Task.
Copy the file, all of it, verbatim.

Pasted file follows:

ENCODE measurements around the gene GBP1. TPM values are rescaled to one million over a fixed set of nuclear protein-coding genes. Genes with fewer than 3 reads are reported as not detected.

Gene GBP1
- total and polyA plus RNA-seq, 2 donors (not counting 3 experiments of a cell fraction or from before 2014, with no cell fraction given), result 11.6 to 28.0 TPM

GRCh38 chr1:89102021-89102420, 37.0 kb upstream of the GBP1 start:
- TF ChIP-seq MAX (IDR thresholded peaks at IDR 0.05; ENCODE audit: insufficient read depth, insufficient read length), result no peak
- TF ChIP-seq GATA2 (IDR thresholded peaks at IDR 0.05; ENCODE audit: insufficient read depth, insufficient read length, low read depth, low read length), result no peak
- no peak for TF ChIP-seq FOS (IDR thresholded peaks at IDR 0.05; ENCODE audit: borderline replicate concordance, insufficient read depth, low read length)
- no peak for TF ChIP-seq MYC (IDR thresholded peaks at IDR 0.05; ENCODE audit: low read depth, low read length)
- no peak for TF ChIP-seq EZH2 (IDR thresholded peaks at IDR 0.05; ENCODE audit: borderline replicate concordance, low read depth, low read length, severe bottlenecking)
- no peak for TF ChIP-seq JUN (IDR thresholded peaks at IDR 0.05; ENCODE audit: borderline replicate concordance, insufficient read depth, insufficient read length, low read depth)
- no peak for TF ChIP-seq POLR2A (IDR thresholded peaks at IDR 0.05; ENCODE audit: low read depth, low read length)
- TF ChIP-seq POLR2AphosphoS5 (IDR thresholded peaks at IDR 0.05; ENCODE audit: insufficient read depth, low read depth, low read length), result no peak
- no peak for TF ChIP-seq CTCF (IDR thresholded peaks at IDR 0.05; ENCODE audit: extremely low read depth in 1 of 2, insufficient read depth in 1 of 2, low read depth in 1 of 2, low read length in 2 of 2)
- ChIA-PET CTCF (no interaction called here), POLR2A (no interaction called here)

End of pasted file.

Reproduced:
ENCODE measurements around the gene GBP1. TPM values are rescaled to one million over a fixed set of nuclear protein-coding genes. Genes with fewer than 3 reads are reported as not detected.

Gene GBP1
- total and polyA plus RNA-seq, 2 donors (not counting 3 experiments of a cell fraction or from before 2014, with no cell fraction given), result 11.6 to 28.0 TPM

GRCh38 chr1:89102021-89102420, 37.0 kb upstream of the GBP1 start:
- TF ChIP-seq MAX (IDR thresholded peaks at IDR 0.05; ENCODE audit: insufficient read depth, insufficient read length), result no peak
- TF ChIP-seq GATA2 (IDR thresholded peaks at IDR 0.05; ENCODE audit: insufficient read depth, insufficient read length, low read depth, low read length), result no peak
- no peak for TF ChIP-seq FOS (IDR thresholded peaks at IDR 0.05; ENCODE audit: borderline replicate concordance, insufficient read depth, low read length)
- no peak for TF ChIP-seq MYC (IDR thresholded peaks at IDR 0.05; ENCODE audit: low read depth, low read length)
- no peak for TF ChIP-seq EZH2 (IDR thresholded peaks at IDR 0.05; ENCODE audit: borderline replicate concordance, low read depth, low read length, severe bottlenecking)
- no peak for TF ChIP-seq JUN (IDR thresholded peaks at IDR 0.05; ENCODE audit: borderline replicate concordance, insufficient read depth, insufficient read length, low read depth)
- no peak for TF ChIP-seq POLR2A (IDR thresholded peaks at IDR 0.05; ENCODE audit: low read depth, low read length)
- TF ChIP-seq POLR2AphosphoS5 (IDR thresholded peaks at IDR 0.05; ENCODE audit: insufficient read depth, low read depth, low read length), result no peak
- no peak for TF ChIP-seq CTCF (IDR thresholded peaks at IDR 0.05; ENCODE audit: extremely low read depth in 1 of 2, insufficient read depth in 1 of 2, low read depth in 1 of 2, low read length in 2 of 2)
- ChIA-PET CTCF (no interaction called here), POLR2A (no interaction called here)